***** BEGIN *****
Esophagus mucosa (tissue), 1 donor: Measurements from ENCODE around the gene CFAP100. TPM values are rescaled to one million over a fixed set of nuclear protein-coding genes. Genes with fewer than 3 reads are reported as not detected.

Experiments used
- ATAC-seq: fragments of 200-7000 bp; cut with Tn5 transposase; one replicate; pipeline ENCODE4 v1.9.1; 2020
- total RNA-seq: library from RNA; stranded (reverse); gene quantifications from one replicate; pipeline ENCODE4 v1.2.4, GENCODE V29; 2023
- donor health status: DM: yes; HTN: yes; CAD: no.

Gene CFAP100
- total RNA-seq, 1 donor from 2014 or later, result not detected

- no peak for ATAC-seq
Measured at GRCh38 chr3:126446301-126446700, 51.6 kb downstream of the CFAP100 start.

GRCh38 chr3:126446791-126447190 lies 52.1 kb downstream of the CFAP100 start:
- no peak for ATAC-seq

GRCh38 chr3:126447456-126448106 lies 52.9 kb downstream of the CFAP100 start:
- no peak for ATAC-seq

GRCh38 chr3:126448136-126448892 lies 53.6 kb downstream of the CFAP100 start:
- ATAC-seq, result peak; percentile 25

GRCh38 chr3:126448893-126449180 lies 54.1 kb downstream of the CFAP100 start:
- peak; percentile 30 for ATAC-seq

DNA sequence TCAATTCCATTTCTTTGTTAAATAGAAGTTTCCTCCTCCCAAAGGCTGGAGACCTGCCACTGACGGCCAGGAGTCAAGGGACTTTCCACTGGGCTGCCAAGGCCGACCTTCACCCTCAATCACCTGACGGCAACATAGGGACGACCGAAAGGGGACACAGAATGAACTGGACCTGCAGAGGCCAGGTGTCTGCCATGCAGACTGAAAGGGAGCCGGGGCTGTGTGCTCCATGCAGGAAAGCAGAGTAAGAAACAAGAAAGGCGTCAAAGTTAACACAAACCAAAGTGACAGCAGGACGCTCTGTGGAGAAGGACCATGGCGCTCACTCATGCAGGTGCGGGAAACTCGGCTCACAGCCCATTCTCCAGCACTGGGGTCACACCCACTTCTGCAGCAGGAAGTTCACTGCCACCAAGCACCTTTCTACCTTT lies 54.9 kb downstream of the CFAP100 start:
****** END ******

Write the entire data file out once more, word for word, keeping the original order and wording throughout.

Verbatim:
Esophagus mucosa (tissue), 1 donor: Measurements from ENCODE around the gene CFAP100. TPM values are rescaled to one million over a fixed set of nuclear protein-coding genes. Genes with fewer than 3 reads are reported as not detected.

Experiments used
- ATAC-seq: fragments of 200-7000 bp; cut with Tn5 transposase; one replicate; pipeline ENCODE4 v1.9.1; 2020
- total RNA-seq: library from RNA; stranded (reverse); gene quantifications from one replicate; pipeline ENCODE4 v1.2.4, GENCODE V29; 2023
- donor health status: DM: yes; HTN: yes; CAD: no.

Gene CFAP100
- total RNA-seq, 1 donor from 2014 or later, result not detected

- no peak for ATAC-seq
Measured at GRCh38 chr3:126446301-126446700, 51.6 kb downstream of the CFAP100 start.

GRCh38 chr3:126446791-126447190 lies 52.1 kb downstream of the CFAP100 start:
- no peak for ATAC-seq

GRCh38 chr3:126447456-126448106 lies 52.9 kb downstream of the CFAP100 start:
- no peak for ATAC-seq

GRCh38 chr3:126448136-126448892 lies 53.6 kb downstream of the CFAP100 start:
- ATAC-seq, result peak; percentile 25

GRCh38 chr3:126448893-126449180 lies 54.1 kb downstream of the CFAP100 start:
- peak; percentile 30 for ATAC-seq

DNA sequence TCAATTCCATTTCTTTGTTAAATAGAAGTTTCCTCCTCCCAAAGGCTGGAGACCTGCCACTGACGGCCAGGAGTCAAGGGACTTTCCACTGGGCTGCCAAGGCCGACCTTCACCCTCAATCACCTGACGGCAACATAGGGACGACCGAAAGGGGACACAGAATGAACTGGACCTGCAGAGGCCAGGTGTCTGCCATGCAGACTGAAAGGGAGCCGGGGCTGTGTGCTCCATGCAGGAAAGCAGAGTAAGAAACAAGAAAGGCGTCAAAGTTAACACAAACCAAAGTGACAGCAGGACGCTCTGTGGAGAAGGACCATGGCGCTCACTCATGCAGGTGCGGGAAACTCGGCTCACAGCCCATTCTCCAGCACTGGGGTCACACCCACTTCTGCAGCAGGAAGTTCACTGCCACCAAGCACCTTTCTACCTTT lies 54.9 kb downstream of the CFAP100 start: